Merge city and county?

Study of idea won't hurt and may yield much good

Study of idea won't hurt and may yield much good

April 28, 2003

We weren't surprised, but we were still disappointed by some local officials' negative reactions to a proposal to study a merger of the Hagerstown and Washington County governments. While a study might not lead to a merger, it would certainly uncover ways in which the two governments could work together to save taxpayers' money.

The idea of a merger was raised most recently by Washington County business leader Richard Phoebus, but the local Chamber of Commerce discussed the idea in detail as far back as 1969.

For at least that long, the issues have been the same: Sewer policy, economic development and taxation. Now the two governments face a fast-approaching deadline to resolve a dispute over land-use policy or lose a $650,000 state grant to help the two interconnect their sewer systems.

Both sides have resisted mediation, preferring to let the court resolve the issue. The only problem with that approach is that the trial is set for September and the state's deadline for reaching an agreement is June 30.


At the heart of a dispute is Hagerstown's plan to force those outside its boundaries who want city water and sewer service to annex their land into the city, providing new tax revenue for the cash-starved municipality.

County government opposes such a policy, saying that in the past the city accepted grants that bind it to providing sewer service to the region, whether or not the property is inside the city limits.

That's how this dance has gone for the past two years, despite gentle nudges from state officials, who now seem ready to pull the plug on a six-figure grant that won't be easily replaced in this tight economy. Somehow, somewhere, there's got to be a better way.

A merger or even a merger study won't yield any benefits in time to save the grant, but it may show local officials that there's an advantage to working together, even if it's not as a merged governmental organization.

And so we disagree with Mayor William Breichner when he says he doesn't believe that anyone could expect the city and county to agree on how to merge when they can't agree on other simpler issues.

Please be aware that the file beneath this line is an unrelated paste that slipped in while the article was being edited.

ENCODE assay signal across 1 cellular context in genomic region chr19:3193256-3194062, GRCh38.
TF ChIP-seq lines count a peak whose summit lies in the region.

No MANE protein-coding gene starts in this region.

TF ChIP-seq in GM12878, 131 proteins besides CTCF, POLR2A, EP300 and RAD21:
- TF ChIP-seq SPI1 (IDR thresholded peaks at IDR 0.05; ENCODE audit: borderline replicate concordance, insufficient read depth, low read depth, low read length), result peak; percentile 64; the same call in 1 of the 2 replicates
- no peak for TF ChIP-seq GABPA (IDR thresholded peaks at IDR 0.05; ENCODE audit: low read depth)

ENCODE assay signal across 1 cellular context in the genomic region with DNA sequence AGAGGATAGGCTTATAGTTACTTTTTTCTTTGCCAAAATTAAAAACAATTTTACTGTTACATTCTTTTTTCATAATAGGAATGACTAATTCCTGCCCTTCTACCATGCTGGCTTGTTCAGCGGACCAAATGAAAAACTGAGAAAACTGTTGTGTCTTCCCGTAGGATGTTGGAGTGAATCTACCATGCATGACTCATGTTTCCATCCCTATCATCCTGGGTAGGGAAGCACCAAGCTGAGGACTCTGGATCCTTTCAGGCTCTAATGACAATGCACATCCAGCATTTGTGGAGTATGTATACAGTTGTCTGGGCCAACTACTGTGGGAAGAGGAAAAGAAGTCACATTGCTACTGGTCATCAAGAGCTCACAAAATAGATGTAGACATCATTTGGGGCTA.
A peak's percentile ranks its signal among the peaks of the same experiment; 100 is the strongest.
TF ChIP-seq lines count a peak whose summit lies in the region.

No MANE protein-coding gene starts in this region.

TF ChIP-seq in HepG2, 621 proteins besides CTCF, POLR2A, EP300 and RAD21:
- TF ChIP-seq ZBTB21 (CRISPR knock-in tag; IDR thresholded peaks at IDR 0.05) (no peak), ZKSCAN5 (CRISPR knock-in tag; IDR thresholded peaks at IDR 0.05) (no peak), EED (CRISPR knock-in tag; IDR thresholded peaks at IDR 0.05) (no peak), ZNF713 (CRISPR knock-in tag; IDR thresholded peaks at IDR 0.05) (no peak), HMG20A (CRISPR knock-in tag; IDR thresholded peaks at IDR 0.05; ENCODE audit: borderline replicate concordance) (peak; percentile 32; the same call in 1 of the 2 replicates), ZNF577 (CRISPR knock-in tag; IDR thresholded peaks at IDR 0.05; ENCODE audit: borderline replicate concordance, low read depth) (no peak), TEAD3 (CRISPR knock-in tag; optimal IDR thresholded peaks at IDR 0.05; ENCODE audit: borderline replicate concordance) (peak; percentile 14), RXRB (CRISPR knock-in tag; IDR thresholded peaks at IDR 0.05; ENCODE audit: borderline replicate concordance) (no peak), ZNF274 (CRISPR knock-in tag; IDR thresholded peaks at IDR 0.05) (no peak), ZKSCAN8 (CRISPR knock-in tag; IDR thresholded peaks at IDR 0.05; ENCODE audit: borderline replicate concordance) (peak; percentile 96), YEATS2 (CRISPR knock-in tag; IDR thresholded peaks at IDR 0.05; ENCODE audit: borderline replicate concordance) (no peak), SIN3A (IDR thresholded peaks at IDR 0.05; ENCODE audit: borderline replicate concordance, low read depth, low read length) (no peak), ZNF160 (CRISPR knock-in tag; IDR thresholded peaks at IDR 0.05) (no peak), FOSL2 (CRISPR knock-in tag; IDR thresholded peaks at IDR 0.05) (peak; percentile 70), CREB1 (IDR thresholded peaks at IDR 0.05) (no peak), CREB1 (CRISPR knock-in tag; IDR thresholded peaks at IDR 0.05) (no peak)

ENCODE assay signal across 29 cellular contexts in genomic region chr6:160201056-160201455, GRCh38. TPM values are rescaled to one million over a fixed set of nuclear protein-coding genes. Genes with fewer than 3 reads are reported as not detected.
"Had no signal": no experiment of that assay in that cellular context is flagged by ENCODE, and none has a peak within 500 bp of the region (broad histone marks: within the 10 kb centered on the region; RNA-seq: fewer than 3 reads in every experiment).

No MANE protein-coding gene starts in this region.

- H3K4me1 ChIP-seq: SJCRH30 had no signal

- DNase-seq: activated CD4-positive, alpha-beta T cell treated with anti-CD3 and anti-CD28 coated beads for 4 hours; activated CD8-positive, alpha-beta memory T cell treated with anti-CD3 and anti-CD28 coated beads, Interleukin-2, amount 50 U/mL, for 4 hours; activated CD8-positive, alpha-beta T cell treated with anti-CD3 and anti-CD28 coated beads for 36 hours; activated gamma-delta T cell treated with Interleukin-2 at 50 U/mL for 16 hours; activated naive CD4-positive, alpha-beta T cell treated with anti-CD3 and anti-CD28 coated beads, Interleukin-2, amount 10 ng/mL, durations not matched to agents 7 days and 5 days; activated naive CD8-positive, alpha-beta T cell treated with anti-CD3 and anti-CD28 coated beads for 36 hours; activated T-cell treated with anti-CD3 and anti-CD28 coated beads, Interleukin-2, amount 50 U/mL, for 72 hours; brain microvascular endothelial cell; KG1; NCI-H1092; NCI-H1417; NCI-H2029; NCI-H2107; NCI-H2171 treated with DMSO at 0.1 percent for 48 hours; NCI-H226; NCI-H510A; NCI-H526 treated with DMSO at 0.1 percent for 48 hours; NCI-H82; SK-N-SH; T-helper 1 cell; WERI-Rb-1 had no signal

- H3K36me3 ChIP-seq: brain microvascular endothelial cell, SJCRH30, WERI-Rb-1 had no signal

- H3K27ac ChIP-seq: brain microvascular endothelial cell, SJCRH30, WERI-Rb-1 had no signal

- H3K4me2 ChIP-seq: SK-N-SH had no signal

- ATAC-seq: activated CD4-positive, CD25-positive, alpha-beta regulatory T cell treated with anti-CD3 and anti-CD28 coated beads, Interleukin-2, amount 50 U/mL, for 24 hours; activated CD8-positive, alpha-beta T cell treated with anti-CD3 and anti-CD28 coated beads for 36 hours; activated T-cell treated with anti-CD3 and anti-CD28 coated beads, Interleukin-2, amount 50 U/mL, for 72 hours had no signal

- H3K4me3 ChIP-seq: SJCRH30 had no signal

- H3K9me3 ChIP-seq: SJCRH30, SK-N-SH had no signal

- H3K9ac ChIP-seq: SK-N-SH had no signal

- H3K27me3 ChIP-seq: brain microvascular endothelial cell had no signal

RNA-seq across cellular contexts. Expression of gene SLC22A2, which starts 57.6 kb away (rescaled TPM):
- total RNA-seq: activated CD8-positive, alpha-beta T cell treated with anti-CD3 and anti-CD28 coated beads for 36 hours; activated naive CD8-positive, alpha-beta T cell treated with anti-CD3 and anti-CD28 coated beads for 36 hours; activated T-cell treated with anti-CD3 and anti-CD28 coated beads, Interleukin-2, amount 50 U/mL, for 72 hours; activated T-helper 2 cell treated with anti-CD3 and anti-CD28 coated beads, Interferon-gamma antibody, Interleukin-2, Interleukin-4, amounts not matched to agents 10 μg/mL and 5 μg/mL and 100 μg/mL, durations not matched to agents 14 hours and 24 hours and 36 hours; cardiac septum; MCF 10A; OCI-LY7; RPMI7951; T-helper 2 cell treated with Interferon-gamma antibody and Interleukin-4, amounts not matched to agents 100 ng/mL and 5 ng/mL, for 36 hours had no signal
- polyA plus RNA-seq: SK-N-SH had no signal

If previous city officials had taken that stance, they never would have talked with county officials about tax differential, which now brings the city hundreds of thousands of dollars each year.

If past city officials had been unwilling to consider changes in the way they did business, they never would have appointed a city administrator, a post Breichner held at one time.

Councilmen Linn Hendershot and Kristin Aleshire also oppose a merger, saying that while a debate is healthy, the city can more efficiently deliver services.

Is that really true? Without a study, who can say for sure whether some city out there hasn't found a way to do a better job by combining forces with its home county?

The citizens of Hagerstown should push their elected officials to study a merger for one simple reason: If city residents only paid county taxes, their total tax bill would drop.

Washington County residents who live outside the city should push their elected officials to study a merger because if the long-term financial woes of the city aren't addressed, Hagerstown could declare bankruptcy and turn in its charter, forcing the county to take over all those city services.

Like the negotiations on tax differential, changing how local government works will take years. But refusing to look at how other governments around the U.S. have handled their problems would be irresponsible.

We do agree with Commissioner William Wivell, who said that money shouldn't be spent to study this issue. Consultants' reports are too easily dismissed by elected officials. A group of prominent citizens, whose findings would be harder to ignore, should explore the issue. Those who oppose such a study will expose themselves as foes of progress who only wish to protect their own political power.

What is your view on combining city and county governments?

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